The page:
Admitted



to allow to enter; grant or afford entrance to:
to admit a student to college.
to give right or means of entrance to:
This ticket admits two people.
to permit to exercise a certain function or privilege:
admitted to the bar.
to permit; allow.
to allow or concede as valid:
to admit the force of an argument.
to acknowledge; confess:
He admitted his guilt.
to grant in argument; concede:
The fact is admitted.
to have capacity for:
This passage admits two abreast.
to permit entrance; give access:
This door admits to the garden.
to permit the possibility of something; allow (usually followed by of):
The contract admits of no other interpretation.
Contemporary Examples

“World hunger is this overwhelming far away social issue,” Lauren admitted, but her bags offer a tangible way to get involved.
Lauren Bush Lauren’s Canvas Totes Feed Children in Need Caitlin Dickson March 9, 2012

He admitted in court that he was not a pathologist, and that he did not have any formal training in ballistics or sound.
Disastrous Turn By Star Witness For Pistorius Defense Kelly Berold April 16, 2014

All his life, Ivanishvili admitted, he “deeply disliked politics.”
Georgia’s Bold Peacenik, Prime Minister Ivanishvili Anna Nemtsova January 25, 2013

With one exception, these are people he admitted to hacking in 2006 by his guilty plea.
Murdoch Scandal’s Shadow Man Brian Cathcart August 21, 2011

I admitted there was an outside chance it could get made and even get on the air, though the odds are daunting.
‘LA Shrinks’: A Television Writer Discovers His Shrink Is on a Bravo Reality Show Mike Chessler April 7, 2013

Historical Examples

“It is certainly a strange medley of color,” Tranter admitted.
The Crooked House Brandon Fleming

He made his way to the house of Squire Paine, and, after a brief pause, was admitted.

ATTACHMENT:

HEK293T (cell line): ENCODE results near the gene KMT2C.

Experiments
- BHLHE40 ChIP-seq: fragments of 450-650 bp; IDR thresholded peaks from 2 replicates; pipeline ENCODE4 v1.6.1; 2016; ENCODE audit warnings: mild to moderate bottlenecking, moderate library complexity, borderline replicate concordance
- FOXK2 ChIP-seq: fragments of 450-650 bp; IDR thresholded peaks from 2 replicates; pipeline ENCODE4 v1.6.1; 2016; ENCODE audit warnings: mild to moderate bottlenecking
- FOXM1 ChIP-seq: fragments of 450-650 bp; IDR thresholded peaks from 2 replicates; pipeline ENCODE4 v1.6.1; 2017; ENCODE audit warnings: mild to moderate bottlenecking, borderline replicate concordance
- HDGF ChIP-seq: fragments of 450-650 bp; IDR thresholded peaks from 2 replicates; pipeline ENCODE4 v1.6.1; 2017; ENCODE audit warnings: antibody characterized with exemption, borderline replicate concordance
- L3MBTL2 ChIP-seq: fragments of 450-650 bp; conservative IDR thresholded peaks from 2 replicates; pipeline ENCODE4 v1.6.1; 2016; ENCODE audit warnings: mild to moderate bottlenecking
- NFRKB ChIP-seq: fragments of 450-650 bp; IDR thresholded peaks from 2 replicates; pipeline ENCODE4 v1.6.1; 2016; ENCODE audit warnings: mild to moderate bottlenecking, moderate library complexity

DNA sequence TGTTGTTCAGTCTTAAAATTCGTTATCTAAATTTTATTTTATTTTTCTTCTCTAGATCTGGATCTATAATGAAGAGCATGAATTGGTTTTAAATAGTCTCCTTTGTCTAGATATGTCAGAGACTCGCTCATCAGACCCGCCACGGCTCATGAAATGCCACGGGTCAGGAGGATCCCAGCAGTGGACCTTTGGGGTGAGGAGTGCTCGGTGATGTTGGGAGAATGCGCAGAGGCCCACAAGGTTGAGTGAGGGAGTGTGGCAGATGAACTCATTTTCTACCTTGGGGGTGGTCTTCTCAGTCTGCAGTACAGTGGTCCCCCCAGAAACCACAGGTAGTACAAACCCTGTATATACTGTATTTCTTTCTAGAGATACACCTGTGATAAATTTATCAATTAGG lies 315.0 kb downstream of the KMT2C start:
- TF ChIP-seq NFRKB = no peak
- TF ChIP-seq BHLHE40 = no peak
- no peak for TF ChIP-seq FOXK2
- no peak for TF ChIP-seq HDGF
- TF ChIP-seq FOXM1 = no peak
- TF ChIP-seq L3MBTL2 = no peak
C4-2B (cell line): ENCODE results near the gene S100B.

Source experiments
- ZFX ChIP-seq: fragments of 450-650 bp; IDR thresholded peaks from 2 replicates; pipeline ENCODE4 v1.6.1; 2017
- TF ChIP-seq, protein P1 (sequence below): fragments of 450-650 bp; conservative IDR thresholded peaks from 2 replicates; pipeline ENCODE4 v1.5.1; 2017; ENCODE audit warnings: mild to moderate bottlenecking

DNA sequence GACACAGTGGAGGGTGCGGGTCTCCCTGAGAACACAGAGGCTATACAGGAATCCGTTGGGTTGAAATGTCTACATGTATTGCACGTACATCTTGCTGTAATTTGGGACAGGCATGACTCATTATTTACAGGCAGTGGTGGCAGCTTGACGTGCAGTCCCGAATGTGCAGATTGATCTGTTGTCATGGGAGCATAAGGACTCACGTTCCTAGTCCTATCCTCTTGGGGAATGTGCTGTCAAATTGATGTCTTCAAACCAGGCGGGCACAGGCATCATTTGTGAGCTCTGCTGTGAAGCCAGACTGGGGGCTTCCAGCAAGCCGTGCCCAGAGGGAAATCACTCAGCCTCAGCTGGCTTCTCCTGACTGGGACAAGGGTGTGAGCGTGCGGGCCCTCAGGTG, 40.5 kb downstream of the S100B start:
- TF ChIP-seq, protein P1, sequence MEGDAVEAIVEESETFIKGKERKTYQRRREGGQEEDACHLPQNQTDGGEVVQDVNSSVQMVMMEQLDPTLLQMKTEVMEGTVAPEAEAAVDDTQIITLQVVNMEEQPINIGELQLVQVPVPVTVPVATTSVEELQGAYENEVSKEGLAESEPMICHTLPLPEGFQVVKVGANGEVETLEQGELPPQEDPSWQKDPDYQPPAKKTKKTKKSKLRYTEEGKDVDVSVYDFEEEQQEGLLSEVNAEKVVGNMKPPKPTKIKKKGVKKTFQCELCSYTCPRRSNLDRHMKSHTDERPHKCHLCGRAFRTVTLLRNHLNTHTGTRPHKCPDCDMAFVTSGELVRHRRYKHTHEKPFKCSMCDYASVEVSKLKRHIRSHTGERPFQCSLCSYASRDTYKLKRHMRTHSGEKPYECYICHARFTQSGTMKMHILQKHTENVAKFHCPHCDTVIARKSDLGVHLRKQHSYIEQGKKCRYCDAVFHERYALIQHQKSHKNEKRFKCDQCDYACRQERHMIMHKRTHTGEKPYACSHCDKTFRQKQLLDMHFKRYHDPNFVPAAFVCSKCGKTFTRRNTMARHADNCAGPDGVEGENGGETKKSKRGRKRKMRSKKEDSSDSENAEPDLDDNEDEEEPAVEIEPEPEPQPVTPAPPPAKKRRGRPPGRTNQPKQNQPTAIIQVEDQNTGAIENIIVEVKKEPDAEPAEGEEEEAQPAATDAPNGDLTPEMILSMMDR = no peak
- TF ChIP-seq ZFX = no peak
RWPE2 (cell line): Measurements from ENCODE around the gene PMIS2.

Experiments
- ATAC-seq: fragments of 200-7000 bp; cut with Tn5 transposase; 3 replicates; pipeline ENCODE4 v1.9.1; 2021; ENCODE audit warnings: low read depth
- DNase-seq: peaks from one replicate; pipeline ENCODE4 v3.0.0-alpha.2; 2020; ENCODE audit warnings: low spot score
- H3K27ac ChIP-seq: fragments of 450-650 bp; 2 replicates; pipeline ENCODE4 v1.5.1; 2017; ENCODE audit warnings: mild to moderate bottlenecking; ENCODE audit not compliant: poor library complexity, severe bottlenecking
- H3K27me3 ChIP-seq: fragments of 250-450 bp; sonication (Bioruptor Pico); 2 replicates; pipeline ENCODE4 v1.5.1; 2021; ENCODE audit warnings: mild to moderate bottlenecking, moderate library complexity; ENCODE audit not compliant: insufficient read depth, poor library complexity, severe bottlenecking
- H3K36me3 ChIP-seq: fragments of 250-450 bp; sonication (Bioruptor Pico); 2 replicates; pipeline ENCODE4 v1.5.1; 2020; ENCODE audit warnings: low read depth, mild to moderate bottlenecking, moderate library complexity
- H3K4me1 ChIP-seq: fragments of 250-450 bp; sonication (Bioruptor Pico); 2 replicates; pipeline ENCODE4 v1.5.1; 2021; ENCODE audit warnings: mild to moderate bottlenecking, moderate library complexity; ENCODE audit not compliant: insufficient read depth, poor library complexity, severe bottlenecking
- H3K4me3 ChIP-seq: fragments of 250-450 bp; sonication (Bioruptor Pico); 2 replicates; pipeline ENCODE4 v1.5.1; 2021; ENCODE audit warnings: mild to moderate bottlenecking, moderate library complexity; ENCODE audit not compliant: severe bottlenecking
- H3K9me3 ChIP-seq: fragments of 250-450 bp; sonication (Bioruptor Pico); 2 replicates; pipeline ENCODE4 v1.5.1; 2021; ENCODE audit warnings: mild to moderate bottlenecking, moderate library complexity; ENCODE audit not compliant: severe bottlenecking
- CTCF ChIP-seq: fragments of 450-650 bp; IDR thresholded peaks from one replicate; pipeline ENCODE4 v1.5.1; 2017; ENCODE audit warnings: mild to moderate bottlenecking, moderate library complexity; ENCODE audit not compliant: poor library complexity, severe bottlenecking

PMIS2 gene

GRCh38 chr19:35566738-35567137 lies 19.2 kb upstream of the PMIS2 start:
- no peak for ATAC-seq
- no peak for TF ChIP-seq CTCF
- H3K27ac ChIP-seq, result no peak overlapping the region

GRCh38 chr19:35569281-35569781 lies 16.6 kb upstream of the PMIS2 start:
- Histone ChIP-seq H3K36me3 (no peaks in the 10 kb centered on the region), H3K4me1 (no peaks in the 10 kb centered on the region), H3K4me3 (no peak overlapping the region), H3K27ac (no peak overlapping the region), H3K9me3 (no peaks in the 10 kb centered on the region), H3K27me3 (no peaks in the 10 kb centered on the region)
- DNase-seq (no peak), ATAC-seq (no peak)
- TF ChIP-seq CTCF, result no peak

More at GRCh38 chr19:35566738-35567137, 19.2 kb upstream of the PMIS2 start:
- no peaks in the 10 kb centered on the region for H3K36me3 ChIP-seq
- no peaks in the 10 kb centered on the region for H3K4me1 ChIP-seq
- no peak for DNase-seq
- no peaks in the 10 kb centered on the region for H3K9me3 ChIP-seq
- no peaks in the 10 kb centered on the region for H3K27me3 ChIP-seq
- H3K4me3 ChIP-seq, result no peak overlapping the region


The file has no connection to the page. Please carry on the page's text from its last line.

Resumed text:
Brave and Bold Horatio Alger

“It does seem funny until you talk with him,” admitted Susan.
Virginia Ellen Glasgow

She had left it impulsively, she admitted, scarce knowing what she did.
Malbone Thomas Wentworth Higginson

The following morning he was admitted into other mysteries of the place.
The Chronicles of Newgate, vol. 1/2 Arthur Griffiths

verb (mainly transitive) -mits, -mitting, -mitted
(may take a clause as object) to confess or acknowledge (a crime, mistake, etc)
(may take a clause as object) to concede (the truth or validity of something)
to allow to enter; let in
(foll by to) to allow participation (in) or the right to be part (of): to admit to the profession
when intr, foll by of. to allow (of); leave room (for)
(intransitive) to give access: the door admits onto the lawn
v.

late 14c., “let in,” from Latin admittere “to allow to enter, let in, let come, give access,” from ad- “to” (see ad-) + mittere “let go, send” (see mission). Sense of “to concede as valid or true” is first recorded early 15c. Related: Admitted; Admitting.

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  • Admitting

    to allow to enter; grant or afford entrance to: to admit a student to college. to give right or means of entrance to: This ticket admits two people. to permit to exercise a certain function or privilege: admitted to the bar. to permit; allow. to allow or concede as valid: to admit the force of […]



  • Admix

    to mingle with or add to something else. verb (transitive) (rare) to mix or blend

  • Admixt

    to mingle with or add to something else. verb (transitive) (rare) to mix or blend



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